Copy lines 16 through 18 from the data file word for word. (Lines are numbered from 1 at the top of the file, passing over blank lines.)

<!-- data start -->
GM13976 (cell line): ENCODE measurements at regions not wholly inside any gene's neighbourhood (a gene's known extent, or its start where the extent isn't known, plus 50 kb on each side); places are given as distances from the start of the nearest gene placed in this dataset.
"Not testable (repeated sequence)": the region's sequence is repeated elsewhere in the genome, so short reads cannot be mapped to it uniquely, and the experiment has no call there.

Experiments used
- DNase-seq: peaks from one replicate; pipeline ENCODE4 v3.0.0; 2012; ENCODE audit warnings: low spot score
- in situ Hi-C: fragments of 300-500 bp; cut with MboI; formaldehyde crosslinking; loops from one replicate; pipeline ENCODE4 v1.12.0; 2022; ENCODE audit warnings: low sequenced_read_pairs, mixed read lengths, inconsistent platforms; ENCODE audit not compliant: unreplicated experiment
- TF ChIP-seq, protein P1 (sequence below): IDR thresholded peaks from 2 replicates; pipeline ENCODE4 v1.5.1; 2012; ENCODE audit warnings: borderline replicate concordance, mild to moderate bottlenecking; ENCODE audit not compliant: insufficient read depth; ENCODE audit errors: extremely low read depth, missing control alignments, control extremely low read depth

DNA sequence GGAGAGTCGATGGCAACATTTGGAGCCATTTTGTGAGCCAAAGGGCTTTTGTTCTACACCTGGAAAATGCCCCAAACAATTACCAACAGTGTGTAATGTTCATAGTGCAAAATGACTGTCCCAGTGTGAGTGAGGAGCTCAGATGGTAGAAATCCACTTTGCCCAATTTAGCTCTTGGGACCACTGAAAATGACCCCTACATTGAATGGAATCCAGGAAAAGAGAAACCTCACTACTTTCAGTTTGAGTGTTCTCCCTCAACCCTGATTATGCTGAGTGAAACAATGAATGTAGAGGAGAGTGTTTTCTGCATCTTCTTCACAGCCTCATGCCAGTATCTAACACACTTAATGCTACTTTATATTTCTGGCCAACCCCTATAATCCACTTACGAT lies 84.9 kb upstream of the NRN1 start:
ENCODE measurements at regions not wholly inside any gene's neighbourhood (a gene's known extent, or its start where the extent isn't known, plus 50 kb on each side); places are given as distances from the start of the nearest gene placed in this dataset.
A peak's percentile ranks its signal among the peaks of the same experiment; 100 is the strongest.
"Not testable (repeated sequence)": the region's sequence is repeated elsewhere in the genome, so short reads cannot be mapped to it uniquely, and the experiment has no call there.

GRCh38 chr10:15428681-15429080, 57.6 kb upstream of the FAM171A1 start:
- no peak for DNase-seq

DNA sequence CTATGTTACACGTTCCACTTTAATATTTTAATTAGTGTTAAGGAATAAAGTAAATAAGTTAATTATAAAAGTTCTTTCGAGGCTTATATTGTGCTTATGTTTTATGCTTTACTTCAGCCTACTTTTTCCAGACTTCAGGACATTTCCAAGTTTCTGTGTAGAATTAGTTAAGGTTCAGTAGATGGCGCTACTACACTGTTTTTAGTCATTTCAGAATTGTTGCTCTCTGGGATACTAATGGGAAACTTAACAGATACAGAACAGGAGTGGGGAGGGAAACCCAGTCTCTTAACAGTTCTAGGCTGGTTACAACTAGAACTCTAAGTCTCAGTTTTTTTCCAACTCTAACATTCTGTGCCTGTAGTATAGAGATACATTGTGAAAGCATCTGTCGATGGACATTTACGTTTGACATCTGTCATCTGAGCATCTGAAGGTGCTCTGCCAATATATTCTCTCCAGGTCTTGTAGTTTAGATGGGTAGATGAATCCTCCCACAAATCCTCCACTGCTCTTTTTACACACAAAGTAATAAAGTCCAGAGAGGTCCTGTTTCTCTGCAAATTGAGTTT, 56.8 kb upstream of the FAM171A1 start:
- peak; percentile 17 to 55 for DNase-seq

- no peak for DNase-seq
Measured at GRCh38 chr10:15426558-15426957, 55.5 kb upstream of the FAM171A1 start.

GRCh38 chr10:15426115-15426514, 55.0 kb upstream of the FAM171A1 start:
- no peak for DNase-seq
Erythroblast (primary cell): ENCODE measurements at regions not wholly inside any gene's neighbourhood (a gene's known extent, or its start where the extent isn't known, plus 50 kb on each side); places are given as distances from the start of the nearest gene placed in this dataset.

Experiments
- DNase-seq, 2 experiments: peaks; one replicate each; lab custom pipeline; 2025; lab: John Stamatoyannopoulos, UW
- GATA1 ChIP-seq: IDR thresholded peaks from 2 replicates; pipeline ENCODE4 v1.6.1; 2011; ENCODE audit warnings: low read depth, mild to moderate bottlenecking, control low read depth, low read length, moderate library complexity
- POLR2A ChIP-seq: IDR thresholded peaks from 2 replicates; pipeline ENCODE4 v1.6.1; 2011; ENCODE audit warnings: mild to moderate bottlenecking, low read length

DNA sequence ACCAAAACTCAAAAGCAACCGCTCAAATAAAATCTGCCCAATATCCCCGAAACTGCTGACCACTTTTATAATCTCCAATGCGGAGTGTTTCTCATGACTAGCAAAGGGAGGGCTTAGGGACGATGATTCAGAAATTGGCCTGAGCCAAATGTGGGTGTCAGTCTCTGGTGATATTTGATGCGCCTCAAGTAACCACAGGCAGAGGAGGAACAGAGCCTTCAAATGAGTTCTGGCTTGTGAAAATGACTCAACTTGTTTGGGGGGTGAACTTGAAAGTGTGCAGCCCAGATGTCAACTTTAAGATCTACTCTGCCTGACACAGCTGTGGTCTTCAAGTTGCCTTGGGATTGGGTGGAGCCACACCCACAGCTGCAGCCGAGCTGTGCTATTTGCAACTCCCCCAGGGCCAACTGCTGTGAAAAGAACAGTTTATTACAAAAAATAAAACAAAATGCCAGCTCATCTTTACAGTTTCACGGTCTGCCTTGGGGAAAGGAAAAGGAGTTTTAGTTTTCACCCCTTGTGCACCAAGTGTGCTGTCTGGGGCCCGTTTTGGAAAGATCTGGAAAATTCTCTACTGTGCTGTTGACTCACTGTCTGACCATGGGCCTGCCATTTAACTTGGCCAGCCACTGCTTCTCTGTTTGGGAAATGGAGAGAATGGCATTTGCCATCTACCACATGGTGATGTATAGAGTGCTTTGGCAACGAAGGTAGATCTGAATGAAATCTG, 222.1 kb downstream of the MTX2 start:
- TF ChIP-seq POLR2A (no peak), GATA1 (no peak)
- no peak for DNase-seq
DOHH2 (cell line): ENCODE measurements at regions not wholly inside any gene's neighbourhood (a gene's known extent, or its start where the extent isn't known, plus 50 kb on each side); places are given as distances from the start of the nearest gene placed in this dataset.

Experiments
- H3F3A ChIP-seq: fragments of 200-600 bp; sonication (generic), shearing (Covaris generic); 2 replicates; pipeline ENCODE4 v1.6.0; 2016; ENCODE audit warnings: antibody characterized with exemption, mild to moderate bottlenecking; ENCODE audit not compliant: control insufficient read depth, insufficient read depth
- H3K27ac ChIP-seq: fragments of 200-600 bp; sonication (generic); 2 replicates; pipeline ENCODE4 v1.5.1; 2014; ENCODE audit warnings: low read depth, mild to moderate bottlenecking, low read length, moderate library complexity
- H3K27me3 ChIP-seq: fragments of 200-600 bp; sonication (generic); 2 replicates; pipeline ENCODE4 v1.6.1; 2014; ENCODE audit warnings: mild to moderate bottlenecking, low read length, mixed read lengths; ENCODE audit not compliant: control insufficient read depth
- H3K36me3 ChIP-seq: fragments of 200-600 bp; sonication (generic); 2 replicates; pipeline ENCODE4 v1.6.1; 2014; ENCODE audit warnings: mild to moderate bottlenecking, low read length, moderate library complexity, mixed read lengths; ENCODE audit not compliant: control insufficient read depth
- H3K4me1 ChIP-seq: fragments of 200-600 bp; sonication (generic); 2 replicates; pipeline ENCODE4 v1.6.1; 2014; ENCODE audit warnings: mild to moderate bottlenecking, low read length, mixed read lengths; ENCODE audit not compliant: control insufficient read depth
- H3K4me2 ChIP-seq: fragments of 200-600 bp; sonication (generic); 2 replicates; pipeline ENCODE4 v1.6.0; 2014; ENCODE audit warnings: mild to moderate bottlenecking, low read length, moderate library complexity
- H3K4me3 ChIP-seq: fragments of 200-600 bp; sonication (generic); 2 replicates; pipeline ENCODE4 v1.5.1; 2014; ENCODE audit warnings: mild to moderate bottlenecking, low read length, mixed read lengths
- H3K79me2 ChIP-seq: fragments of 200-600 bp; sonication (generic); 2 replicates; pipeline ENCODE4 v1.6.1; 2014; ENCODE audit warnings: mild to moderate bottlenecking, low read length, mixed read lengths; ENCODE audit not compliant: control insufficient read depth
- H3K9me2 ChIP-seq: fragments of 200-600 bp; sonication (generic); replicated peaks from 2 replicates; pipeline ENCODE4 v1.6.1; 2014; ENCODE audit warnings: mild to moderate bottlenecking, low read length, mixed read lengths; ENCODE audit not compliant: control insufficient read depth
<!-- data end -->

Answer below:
Measured at GRCh38 chr10:15426558-15426957, 55.5 kb upstream of the FAM171A1 start.

GRCh38 chr10:15426115-15426514, 55.0 kb upstream of the FAM171A1 start:
- no peak for DNase-seq